“Grav is something of a legend within the West Wales Police Force, liked and respected by the rank and file but not so much by the top brass due to his sharp tongue and a willingness to bend the rules to get results,” says Nicholl, who lives in Ferryside.

“Grav is overweight, loves rugby, drinks too much, particularly since the loss of his wife, and is struggling with chronic health issues. The job matters to him, victims matter to him, and he often goes the extra mile to protect the vulnerable victims of crime, particularly women and children, who he has a strong inclination to protect.”

The books draw on Nicholl’s own experience as a police officer and then as a child protection officer in Carmarthenshire. He started writing fiction after his psychologist recommended it as a way to process traumas he had witnessed during his career, which left him with PTSD.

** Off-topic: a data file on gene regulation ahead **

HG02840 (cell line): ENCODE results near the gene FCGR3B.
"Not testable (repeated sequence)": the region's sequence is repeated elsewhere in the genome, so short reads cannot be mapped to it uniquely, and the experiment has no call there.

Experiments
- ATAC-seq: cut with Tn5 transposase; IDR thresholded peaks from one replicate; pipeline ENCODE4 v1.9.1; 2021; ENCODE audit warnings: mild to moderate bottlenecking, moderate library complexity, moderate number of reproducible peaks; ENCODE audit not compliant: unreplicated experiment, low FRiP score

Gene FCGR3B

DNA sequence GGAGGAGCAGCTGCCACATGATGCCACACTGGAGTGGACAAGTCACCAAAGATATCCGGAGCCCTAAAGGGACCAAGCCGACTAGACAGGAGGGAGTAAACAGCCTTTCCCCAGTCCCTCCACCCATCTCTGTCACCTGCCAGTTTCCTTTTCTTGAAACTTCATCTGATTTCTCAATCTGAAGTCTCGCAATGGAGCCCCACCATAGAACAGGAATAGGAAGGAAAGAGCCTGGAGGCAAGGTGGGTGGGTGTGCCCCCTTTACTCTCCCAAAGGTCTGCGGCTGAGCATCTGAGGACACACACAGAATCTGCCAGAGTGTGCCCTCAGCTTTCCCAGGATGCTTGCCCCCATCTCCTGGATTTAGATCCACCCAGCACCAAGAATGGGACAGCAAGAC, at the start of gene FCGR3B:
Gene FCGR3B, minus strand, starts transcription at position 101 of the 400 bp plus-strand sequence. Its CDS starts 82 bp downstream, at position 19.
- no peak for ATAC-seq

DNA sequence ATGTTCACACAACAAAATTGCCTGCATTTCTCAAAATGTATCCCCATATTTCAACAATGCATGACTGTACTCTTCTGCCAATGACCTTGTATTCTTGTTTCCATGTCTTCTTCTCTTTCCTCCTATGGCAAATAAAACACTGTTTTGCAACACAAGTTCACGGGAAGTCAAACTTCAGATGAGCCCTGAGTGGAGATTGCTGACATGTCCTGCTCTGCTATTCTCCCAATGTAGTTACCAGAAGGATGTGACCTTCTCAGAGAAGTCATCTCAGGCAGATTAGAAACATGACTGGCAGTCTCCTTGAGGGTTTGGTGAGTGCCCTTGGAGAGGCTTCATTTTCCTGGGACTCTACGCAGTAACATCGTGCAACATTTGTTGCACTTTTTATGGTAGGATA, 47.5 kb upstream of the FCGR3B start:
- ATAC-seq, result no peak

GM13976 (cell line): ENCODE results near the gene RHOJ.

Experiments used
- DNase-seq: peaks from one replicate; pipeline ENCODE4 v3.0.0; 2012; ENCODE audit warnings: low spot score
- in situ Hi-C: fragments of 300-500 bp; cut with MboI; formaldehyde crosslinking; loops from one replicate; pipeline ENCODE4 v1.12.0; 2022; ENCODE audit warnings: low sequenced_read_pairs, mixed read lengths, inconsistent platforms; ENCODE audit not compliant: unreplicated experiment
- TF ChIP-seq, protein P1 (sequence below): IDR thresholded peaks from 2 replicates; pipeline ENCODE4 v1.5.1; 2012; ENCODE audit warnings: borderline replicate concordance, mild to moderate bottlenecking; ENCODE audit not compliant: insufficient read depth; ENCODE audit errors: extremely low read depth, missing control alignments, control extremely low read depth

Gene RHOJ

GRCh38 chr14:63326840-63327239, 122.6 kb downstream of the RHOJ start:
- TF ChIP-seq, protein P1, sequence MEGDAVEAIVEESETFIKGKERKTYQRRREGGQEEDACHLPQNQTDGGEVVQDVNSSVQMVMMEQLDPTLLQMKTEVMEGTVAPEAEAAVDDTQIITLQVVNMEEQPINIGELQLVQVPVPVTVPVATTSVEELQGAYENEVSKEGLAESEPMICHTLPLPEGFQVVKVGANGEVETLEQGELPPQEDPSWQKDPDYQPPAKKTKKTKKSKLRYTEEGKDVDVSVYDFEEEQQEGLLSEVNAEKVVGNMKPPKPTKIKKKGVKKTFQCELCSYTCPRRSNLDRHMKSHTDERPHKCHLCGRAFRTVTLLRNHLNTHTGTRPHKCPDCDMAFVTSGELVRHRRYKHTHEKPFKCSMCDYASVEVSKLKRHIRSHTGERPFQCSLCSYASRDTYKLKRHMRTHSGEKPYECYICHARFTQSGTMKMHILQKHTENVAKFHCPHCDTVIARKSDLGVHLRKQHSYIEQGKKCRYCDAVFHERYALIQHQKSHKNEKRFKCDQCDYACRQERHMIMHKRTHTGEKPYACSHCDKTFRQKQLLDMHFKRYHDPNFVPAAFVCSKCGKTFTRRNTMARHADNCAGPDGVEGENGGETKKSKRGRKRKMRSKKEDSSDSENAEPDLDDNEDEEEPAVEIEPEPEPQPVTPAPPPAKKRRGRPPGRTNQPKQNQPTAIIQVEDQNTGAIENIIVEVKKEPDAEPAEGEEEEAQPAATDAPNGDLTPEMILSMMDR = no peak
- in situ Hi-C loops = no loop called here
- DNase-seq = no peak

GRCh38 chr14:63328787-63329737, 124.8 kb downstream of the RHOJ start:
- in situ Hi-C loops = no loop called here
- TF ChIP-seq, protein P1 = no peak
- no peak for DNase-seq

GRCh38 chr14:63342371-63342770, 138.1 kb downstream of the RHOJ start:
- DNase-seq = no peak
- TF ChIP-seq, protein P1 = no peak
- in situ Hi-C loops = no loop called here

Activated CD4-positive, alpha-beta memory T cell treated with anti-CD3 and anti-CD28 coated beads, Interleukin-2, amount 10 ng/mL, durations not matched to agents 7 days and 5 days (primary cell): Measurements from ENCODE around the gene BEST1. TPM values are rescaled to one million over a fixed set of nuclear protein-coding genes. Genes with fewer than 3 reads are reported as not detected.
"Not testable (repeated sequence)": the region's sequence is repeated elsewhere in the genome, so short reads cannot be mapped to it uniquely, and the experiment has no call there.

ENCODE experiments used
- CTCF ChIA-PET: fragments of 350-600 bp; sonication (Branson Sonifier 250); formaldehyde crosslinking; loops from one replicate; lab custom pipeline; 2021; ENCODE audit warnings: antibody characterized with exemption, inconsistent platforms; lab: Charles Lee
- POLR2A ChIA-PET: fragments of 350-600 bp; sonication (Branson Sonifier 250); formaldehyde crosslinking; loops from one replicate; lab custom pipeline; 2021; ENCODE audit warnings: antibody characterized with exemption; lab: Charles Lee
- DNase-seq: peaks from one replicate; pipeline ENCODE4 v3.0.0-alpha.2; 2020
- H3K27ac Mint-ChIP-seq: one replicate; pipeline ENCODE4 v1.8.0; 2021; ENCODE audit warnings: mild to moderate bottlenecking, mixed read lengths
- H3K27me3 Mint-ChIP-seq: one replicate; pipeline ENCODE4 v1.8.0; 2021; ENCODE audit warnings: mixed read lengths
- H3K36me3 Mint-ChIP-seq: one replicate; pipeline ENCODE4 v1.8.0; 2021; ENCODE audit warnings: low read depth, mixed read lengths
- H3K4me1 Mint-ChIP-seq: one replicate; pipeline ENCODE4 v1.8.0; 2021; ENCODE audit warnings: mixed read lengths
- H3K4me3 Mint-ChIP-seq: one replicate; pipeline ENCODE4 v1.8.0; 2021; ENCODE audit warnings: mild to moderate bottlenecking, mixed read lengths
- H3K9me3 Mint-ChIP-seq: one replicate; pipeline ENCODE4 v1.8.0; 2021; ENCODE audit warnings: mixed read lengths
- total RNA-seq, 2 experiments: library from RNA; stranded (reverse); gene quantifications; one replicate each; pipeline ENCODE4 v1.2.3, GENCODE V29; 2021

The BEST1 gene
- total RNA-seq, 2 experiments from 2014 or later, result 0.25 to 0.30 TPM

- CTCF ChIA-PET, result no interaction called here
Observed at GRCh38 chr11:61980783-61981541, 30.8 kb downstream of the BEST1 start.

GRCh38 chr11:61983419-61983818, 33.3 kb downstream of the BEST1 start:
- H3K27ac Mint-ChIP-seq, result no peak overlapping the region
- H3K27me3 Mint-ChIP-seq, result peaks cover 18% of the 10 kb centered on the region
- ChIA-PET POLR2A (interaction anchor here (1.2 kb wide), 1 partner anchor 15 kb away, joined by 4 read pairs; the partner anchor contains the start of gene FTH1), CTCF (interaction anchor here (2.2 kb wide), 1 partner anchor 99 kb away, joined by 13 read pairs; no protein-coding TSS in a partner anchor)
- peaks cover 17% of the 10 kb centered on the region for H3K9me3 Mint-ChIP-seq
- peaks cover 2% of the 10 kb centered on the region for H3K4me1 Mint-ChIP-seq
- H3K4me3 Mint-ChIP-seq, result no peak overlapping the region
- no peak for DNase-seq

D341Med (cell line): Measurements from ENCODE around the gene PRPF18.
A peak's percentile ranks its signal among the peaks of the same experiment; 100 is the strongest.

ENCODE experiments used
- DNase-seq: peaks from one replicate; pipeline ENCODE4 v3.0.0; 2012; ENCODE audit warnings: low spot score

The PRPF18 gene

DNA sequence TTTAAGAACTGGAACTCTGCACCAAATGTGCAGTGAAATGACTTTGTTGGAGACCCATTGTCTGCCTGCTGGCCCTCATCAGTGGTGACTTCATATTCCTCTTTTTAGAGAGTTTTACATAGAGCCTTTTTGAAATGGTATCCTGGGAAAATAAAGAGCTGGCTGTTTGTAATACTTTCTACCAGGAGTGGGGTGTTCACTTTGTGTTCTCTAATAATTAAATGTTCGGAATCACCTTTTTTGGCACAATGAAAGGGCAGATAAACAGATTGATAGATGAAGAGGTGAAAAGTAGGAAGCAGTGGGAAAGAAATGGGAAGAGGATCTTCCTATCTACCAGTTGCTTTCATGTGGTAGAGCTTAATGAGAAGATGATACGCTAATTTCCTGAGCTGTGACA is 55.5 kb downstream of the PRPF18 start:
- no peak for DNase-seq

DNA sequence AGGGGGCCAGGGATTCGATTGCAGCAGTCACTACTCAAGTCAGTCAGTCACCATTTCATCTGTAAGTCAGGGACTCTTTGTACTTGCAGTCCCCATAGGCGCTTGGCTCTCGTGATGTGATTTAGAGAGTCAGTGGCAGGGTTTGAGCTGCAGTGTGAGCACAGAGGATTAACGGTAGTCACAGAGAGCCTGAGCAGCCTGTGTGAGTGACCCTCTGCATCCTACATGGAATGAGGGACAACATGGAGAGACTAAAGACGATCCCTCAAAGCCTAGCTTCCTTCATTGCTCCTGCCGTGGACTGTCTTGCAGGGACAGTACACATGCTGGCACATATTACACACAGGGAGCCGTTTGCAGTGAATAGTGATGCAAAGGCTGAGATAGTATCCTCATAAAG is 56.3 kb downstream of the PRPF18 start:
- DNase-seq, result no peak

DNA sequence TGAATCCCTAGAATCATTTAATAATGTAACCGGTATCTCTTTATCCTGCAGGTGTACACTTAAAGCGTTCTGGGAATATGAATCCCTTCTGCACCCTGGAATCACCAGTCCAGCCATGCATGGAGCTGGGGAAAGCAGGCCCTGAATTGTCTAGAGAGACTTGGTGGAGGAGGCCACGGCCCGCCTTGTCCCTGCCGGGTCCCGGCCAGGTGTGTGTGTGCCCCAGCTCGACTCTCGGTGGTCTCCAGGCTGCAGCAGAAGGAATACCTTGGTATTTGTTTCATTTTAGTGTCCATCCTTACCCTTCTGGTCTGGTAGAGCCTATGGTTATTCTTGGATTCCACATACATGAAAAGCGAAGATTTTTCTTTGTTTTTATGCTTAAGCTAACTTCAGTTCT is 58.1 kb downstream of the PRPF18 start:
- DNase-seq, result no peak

He self-published his first book and it became an online bestseller; he went on to get signed by a publisher and now has 11 bestsellers behind him. His focus is on crime and the darker side of human nature, with a strong empathy for victims of abuse.

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“The four-book Carmarthen Crime Series, while fictional, draws on my real-life experiences as a police officer and child protection social worker,” he says. “I hope this gives the stories a gritty realism readers will enjoy.”

He adds that he is delighted to see the books republished as the Carmarthen Crime series.